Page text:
* I know, plugins are never really finished

Removing ms-files.php Dependency

WordPress networks that were in place prior to the 3.5 update are dependent on wp-includes/ms-files.php and have that fun blogs.dir directory.

Upgrading your network to no longer have that dependency requires moving some files and making a whole bunch of database updates (mostly to reflect the changes from moving those files…)

This was my guide: And to reiterate what is said there, this is not something you have to do.

This post assumes certain technical ability and WordPress familiarity. Read everything, including the Half-Elf post, before proceeding to make sure you’re not going to get stuck partway through.

First, move (or copy, and delete later when you’re sure) your images from blogs.dir/BLOG_ID/files/ to /uploads/sites/BLOG_ID/.
Something like this

mkdir /path/to/wp-content/sites
cd /path/to/wp-content/sites

Then for each site

cp -r /path/to/wp-content/blogs.dir/BLOG_ID/files .
mv files BLOG_ID

For my 15-site network, doing this manually was fine. There is no doubt a script that can save you from doing this manually, but believe me when I say you don’t want me writing that for you.

Then you want to start making the database changes. Obvious are the image URLs, primarily in post_content, but also in other places, like theme_mods (custom headers, background images)

Then there are a couple other changes needed so that WordPress knows how to build the URLs, as well as where to put new uploads. So in each site’s options table, you can empty out upload_path, upload_url_path, and fileupload_url

And lastly, trip the ms_files_rewriting flag so that WordPress knows to stop treating your network like it still uses ms-files.php. ms_files_rewriting is a site option, so there’s only one place to set it (or insert it, since it may not be in the database already), and it should be false.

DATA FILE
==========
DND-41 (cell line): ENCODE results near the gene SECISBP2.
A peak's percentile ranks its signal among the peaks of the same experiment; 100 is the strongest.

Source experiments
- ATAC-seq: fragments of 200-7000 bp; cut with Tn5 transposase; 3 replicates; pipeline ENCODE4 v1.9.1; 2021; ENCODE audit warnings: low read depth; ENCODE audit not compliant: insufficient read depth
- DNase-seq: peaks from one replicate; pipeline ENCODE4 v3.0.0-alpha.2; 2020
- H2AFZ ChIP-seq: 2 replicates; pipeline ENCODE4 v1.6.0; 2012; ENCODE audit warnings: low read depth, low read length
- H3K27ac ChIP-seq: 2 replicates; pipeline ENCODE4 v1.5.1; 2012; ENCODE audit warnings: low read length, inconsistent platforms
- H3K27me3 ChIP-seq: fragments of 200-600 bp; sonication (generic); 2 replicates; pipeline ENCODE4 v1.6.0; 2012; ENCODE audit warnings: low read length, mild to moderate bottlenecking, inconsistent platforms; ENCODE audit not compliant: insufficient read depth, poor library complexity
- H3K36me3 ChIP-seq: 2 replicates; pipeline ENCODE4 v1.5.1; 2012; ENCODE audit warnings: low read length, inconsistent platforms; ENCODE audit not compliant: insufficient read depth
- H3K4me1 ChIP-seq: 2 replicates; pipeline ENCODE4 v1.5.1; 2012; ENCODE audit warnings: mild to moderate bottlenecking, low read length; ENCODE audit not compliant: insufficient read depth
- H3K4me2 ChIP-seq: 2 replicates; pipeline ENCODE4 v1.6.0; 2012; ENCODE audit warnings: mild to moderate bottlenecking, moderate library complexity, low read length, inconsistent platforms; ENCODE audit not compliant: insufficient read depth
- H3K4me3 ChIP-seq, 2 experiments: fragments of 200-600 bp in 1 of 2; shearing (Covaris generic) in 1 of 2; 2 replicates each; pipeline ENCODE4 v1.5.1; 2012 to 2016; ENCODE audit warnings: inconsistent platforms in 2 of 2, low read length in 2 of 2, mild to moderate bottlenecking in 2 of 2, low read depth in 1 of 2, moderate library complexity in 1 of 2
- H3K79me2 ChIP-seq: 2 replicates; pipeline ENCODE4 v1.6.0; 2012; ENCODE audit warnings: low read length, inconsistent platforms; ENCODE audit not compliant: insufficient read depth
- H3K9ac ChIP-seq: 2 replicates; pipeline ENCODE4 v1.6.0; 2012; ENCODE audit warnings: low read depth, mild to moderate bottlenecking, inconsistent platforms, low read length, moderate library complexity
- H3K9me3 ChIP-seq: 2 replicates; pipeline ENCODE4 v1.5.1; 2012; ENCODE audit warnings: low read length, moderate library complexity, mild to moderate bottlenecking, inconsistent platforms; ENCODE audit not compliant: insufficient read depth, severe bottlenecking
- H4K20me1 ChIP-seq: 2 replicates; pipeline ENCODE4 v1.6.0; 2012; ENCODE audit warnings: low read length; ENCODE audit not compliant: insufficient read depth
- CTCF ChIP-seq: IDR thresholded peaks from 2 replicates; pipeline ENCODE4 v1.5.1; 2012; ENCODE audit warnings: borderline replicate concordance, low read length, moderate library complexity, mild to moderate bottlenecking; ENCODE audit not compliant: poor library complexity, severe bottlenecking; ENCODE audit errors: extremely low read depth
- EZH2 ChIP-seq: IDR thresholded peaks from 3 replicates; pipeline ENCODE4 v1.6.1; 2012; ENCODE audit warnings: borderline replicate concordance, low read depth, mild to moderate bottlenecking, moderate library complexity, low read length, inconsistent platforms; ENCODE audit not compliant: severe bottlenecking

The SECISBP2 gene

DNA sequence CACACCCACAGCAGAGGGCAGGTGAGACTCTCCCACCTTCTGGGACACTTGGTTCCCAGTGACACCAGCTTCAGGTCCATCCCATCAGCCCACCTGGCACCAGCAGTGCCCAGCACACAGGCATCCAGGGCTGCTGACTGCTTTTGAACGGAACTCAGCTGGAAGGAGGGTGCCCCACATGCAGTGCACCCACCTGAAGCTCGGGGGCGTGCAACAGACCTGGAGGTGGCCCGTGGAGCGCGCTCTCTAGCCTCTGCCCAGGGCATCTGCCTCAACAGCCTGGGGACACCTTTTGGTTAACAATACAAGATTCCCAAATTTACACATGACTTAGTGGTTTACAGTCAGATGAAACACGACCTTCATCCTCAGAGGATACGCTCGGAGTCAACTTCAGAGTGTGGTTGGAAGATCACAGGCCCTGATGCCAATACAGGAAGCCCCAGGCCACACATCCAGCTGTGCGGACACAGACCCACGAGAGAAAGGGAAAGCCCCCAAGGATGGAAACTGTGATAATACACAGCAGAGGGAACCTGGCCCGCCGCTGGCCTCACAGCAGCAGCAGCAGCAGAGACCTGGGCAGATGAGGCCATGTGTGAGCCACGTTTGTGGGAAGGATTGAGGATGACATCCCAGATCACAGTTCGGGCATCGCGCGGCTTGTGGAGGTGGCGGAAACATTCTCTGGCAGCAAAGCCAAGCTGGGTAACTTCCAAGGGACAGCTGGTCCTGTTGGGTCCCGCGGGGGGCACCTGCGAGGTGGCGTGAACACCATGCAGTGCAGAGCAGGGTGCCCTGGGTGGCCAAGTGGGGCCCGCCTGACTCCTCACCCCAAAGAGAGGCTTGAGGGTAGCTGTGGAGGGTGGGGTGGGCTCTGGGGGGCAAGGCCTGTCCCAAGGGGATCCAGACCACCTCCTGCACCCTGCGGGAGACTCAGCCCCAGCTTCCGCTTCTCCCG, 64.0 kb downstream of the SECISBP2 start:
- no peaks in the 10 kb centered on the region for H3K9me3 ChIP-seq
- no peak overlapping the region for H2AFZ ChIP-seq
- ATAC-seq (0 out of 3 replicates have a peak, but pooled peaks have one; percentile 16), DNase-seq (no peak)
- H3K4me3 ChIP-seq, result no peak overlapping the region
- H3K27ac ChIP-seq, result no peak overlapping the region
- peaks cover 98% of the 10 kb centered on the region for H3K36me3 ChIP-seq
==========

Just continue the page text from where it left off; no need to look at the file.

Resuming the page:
Once you’ve confirmed that nothing has exploded, you can remove the ms-files.php rules from your htaccess or nginx config files

To help out with the database edits, I wrote a plugin. It helped me get this network away from ms-files.php, but I haven’t done a fresh run on any other pre-3.5 network. READ THE SOURCE, USE WITH CAUTION, DON’T DO IT IN PRODUCTION LIKE ME.

Got it? I mean really. If you blow up your site, don’t come crying to me. Check it out on Github.

Send a weird postcard from Russia (by proxy)!

My mother will be traveling in Russia this summer. Part of her adventures will be a road trip! You know what that means? Small no-one’s-heard-of-them towns.

If you want to weird-out a friend, my mom will send a postcard for you.

Use my donate form to buy a postcard. In the ‘Any particular reason?’ field, provide your email address, the recipient’s name and address, as well as 2-3 little details to be mentioned in the postcard. Do they have a dog named Spot? My mom will ask how Spot is doing in the postcard. Only requirement: must be family friendly!

(She’ll also be in Scotland briefly, if you definitely do/don’t want a Scottish postcard, let me know.)

In order to cover materials, postage, time, and labor, this will cost $10 per card. Start thinking now, and get your request in over the next few weeks! She leaves on June 25th, but she’ll be able to receive new request via email (don’t worry, I’ll be sending her the info).

There is no set limit right now, as I’m not expecting heaps of interest, but I reserve the right to stop accepting requests if demand becomes too much. So don’t delay!

Where’s my mom going? See the map below. She’ll be in the 4 locations marked below, and traveling between them either by train or car.

View Larger Map